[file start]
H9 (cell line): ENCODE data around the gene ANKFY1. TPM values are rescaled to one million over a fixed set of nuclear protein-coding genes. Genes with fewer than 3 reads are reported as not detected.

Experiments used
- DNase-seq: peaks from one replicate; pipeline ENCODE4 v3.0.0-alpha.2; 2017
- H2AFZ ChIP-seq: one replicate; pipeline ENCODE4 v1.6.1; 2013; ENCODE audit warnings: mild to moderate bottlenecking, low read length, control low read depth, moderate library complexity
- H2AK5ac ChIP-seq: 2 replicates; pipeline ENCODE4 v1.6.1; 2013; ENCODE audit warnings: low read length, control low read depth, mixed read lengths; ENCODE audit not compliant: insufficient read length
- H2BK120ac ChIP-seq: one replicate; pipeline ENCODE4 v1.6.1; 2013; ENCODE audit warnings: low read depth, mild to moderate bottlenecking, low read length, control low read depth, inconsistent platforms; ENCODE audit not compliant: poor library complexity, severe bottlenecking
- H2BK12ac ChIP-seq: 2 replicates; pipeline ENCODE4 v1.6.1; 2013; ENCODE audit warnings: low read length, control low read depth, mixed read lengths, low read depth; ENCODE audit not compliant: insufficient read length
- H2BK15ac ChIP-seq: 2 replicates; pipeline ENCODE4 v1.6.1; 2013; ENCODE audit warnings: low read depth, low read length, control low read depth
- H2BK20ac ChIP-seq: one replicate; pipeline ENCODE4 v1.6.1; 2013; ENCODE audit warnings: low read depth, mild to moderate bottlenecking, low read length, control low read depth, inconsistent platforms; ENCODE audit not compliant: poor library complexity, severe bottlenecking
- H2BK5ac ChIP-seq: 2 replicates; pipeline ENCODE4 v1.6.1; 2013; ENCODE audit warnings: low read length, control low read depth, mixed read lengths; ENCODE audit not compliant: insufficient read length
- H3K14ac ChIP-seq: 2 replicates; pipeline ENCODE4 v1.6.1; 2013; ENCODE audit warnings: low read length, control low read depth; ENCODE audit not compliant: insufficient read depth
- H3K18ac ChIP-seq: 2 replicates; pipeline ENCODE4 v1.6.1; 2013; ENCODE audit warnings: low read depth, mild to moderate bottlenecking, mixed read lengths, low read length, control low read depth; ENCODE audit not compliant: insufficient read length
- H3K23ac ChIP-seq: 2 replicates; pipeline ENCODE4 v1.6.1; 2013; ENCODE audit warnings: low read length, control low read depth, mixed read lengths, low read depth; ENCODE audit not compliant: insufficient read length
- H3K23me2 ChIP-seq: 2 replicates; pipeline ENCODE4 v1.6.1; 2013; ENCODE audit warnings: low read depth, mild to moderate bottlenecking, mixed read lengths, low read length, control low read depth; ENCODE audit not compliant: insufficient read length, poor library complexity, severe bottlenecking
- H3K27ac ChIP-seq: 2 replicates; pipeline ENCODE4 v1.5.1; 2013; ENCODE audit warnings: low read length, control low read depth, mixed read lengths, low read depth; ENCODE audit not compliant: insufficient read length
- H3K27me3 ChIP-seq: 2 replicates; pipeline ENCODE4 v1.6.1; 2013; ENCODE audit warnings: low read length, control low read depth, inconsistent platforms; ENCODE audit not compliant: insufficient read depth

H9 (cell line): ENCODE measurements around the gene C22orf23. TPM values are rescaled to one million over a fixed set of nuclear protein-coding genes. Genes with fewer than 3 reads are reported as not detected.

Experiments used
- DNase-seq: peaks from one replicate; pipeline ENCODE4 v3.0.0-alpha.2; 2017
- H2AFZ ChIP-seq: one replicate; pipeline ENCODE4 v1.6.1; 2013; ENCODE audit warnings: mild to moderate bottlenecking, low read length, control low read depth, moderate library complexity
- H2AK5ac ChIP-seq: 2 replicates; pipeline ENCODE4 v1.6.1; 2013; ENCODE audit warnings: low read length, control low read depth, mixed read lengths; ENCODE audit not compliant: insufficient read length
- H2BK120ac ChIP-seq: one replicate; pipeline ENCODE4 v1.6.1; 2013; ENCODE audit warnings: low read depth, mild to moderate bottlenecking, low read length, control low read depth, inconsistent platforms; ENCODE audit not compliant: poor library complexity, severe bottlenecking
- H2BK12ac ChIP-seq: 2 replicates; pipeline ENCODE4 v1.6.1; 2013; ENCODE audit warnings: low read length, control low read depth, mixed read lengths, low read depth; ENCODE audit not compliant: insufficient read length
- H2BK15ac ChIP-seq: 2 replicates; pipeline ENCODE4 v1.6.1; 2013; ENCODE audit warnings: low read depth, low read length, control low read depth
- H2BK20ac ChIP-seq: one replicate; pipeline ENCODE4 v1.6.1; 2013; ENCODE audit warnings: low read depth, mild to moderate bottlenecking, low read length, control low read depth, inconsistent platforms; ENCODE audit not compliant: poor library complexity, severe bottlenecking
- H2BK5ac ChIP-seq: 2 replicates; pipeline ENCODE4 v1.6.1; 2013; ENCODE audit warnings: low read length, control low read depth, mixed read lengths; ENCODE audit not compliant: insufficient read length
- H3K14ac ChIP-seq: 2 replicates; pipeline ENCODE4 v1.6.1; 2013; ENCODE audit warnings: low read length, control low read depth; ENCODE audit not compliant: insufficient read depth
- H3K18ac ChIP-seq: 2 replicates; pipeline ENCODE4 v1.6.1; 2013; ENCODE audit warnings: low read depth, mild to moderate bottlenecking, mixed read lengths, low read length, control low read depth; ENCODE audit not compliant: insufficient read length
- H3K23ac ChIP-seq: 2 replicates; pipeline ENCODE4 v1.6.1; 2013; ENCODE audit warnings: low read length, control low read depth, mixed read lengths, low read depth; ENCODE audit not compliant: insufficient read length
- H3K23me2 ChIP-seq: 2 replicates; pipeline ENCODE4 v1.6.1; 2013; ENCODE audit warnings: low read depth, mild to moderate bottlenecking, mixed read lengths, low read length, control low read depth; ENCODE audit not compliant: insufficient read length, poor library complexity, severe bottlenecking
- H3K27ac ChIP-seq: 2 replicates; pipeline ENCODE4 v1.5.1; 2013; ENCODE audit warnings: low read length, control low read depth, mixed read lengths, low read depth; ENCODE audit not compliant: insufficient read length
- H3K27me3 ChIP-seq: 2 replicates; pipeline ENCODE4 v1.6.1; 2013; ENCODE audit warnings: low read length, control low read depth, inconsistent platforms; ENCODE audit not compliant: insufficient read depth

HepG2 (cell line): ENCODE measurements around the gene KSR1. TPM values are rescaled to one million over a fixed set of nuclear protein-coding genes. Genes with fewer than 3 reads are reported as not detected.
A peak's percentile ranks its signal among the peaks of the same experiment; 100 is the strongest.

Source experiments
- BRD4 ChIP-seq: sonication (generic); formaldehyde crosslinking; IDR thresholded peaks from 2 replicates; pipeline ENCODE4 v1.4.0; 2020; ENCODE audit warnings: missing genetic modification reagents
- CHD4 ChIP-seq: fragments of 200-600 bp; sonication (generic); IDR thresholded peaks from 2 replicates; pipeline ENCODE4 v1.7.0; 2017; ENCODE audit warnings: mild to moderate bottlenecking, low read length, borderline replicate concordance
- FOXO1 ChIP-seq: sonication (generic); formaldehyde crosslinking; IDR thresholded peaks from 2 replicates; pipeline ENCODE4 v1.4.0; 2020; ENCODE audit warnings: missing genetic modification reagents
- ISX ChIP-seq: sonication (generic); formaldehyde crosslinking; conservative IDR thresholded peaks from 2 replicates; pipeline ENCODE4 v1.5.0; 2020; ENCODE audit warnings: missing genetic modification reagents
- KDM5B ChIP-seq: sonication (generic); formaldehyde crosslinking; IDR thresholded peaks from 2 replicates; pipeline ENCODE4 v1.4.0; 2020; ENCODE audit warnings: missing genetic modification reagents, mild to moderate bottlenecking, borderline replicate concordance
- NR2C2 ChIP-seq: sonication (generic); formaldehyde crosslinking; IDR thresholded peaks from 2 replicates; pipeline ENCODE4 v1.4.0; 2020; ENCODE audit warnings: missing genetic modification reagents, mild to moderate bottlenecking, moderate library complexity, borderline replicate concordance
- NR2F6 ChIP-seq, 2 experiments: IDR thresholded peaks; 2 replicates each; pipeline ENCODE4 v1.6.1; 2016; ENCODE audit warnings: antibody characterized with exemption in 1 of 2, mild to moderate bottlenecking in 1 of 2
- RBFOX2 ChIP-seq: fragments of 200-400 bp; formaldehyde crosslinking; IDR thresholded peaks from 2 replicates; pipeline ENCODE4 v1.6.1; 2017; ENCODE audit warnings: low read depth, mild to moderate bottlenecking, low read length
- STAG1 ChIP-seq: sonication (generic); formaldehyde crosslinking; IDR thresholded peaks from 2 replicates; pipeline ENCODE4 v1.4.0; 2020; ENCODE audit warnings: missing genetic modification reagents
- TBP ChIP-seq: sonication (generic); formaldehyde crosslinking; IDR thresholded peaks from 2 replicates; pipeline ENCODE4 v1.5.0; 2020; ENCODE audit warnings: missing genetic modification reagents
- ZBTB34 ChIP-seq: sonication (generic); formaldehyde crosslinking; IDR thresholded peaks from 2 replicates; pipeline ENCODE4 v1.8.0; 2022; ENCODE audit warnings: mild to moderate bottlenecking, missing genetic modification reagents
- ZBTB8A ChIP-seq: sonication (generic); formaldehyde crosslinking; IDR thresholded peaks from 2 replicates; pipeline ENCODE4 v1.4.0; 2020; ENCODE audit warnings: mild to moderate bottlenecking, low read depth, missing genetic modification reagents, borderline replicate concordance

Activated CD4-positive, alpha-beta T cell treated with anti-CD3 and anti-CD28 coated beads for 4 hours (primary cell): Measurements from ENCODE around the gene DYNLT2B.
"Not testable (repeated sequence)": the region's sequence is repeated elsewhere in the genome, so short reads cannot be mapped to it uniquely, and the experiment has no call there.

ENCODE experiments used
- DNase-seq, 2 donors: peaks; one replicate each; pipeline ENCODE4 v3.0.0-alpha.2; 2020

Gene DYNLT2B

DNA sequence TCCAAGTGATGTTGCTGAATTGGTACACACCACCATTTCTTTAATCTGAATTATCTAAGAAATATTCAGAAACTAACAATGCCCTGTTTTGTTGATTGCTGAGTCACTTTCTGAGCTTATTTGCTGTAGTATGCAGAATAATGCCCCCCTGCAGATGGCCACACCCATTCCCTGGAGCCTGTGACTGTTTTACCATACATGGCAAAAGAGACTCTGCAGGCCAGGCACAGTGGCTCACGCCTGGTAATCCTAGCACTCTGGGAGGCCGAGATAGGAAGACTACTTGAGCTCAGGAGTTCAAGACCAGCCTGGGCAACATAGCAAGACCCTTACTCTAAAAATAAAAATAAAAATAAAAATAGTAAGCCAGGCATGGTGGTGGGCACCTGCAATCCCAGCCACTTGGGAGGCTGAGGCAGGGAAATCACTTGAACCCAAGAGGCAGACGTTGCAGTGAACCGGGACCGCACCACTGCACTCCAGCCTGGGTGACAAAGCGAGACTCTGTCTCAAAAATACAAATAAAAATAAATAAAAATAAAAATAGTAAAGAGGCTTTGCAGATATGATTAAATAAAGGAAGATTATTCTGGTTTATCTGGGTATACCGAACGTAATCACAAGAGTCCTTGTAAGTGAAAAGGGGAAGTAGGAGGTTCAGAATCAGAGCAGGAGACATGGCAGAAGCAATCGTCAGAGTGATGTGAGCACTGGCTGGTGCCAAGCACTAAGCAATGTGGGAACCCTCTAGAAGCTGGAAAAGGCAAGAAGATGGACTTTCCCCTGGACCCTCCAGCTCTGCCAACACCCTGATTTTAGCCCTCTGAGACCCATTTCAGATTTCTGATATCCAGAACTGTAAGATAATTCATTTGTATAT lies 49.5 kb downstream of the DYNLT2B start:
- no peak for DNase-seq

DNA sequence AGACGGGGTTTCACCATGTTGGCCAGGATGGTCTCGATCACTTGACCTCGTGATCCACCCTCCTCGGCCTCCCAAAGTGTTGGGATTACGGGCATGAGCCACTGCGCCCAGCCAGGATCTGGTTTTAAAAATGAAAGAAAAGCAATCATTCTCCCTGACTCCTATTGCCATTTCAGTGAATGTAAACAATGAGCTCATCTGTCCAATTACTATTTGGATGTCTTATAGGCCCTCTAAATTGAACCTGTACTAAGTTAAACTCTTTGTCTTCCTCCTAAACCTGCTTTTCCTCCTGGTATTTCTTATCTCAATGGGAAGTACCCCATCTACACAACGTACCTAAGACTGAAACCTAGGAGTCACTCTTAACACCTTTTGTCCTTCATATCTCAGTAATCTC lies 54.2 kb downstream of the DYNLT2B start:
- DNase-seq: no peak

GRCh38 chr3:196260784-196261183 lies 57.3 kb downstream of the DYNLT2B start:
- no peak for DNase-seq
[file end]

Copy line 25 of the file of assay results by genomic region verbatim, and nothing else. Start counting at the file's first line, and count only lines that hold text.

- H2BK20ac ChIP-seq: one replicate; pipeline ENCODE4 v1.6.1; 2013; ENCODE audit warnings: low read depth, mild to moderate bottlenecking, low read length, control low read depth, inconsistent platforms; ENCODE audit not compliant: poor library complexity, severe bottlenecking